1.By a notice of motion dated October 17, 2022 grounded upon Article 159(1)(d) of the Constitution of Kenya 2010, Order 12 rule 7, Order 51 rule 1 of the Civil Procedure Rules, Section 3A of the Civil Procedure Act (Cap 21) and all other enabling provisions of the law, the Respondents sought an order for review, variation or setting aside of the interim injunction granted in favour of the Appellant on October 13, 2022 and substitution thereof with an order for maintenance of the status quo pending the hearing and determination of the appeal.
2.The application was based upon the grounds set out on the face of the motion and the contents of the supporting affidavit sworn by the 1st Respondent on October 18, 2022 together with the exhibits thereto. It was contended that the interim injunction made on October 13, 2022 amounted to an eviction order since the 1st Respondent was in possession of the suit property and had been in possession thereof for a long period of time. The 1st Respondent further contended that she had even buried her late son on the suit property hence the interim order of October 13, 2022 was inappropriate in the circumstances. The court was consequently urged to allow the application.
3.The Appellant filed a replying affidavit sworn on November 8, 2022 in opposition to the application. It was disputed that the 1st Respondent had been in possession of the suit property for a long time and contended that the 1st Respondent only took advantage of the striking out of her suit before the trial court by planting wheat around June, 2022. It was also denied that there was a grave of the 1st Respondent’s son on the suit property.
4.The Appellant contended that she was the rightful allotee of the suit property and that the 1st Respondent had fraudulently obtained its registration. The Appellant further contended that the instant application was lacking in merit since the Respondents had failed to satisfy the legal requirements for obtaining the orders sought. Consequently, the court was urged to dismiss the application with costs.
5.When the application was listed for inter partes hearing, it was directed that it shall be canvassed through written submissions. The parties were consequently granted timelines within which to file and exchange their submissions. The record shows that the Appellant’s submissions were filed on December 16, 2022 but the Respondents’ submissions were not on record by the time of preparation of the ruling.
6.The court has considered the Respondent’s application, the Appellant’s replying affidavit in opposition thereto as well as the material on record. The court is of the opinion that the sole issue for determination is whether or not the Respondents have made out a case for variation/review or setting aside of the interim order made on October 13, 2022.
7.The court has considered the material and submissions on record. It is evident that the 1st Respondent is currently in possession of the suit property on which she has cultivated some wheat. It is also evident from the material on record that she was the one in possession at the time the Appellant’s application for interim orders was determined.
8.The court is thus of the opinion that a party who is already in possession of disputed property cannot effectively be restrained from entering, using or occupying the land. However, such person can be restrained from developing, transferring, leasing, charging, letting, assigning or dealing with the land in an adverse manner pending the hearing and determination of the ownership dispute. It is apparent from the application that the 1st Respondent’s fear is that she might be evicted from the suit property before the hearing and determination of the pending appeal.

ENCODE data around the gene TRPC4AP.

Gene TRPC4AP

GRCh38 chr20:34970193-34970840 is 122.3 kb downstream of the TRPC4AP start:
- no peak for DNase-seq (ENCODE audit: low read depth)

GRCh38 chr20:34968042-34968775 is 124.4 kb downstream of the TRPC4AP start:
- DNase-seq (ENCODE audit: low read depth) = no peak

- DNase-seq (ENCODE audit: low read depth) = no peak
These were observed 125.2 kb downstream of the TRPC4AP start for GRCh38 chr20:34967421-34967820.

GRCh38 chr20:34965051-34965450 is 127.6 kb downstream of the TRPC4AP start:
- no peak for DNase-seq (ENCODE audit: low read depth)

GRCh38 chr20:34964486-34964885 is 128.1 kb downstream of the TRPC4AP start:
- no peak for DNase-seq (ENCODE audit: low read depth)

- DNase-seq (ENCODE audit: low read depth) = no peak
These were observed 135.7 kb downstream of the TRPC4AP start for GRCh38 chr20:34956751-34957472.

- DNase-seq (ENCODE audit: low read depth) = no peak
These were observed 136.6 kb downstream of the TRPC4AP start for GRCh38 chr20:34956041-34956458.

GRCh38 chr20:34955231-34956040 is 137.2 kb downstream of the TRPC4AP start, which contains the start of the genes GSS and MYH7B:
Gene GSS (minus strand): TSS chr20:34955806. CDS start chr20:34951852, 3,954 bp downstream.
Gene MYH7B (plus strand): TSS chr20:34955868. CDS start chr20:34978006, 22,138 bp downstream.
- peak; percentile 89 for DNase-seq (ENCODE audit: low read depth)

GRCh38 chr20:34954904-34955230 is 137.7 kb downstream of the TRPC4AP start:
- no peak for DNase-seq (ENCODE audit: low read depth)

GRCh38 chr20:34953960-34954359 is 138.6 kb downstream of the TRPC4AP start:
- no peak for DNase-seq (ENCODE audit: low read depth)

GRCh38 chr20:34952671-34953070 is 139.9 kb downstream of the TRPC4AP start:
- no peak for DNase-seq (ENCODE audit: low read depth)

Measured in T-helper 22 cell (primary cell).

9.The court is thus satisfied that the Respondents have made out a case for review or variation of the interim injunction made on October 13, 2022 to allow her continued possession pending the hearing and determination of the appeal. The court is, however, not inclined to replace the interim injunction entirely with a status quo order as suggested by the Respondents. The court shall simply vary the interim injunction in order to preserve the suit property and allow the 2nd Respondent to maintain possession. She shall, however, not be at liberty to construct any structures or undertake permanent developments thereon.
10.The upshot of the foregoing is that the court finds merit in the Respondents’ application. Accordingly, the court makes the following orders for disposal thereof:a.The interim injunction made on October 13, 2022 is hereby varied by removing reference to the part of the order restraining the Respondents from entering, using or occupying the suit property.b.Consequently, the interim injunction granted on October 13, 2022 shall restrain the Respondents either by themselves, their servants, or agents from developing, transferring, leasing, charging, letting, assigning and dealing in any adverse manner whatsoever with Title No Laikipia/Uaso Narok B/1378 pending the hearing and determination of the appeal.c.The costs of the application shall be borne by the 1st Respondent in any event for failing to file an affidavit earlier to disclose that she was in possession of the suit property.d.The appeal shall be mentioned on February 27, 2023 to confirm filing of the record of appeal.It is so ordered.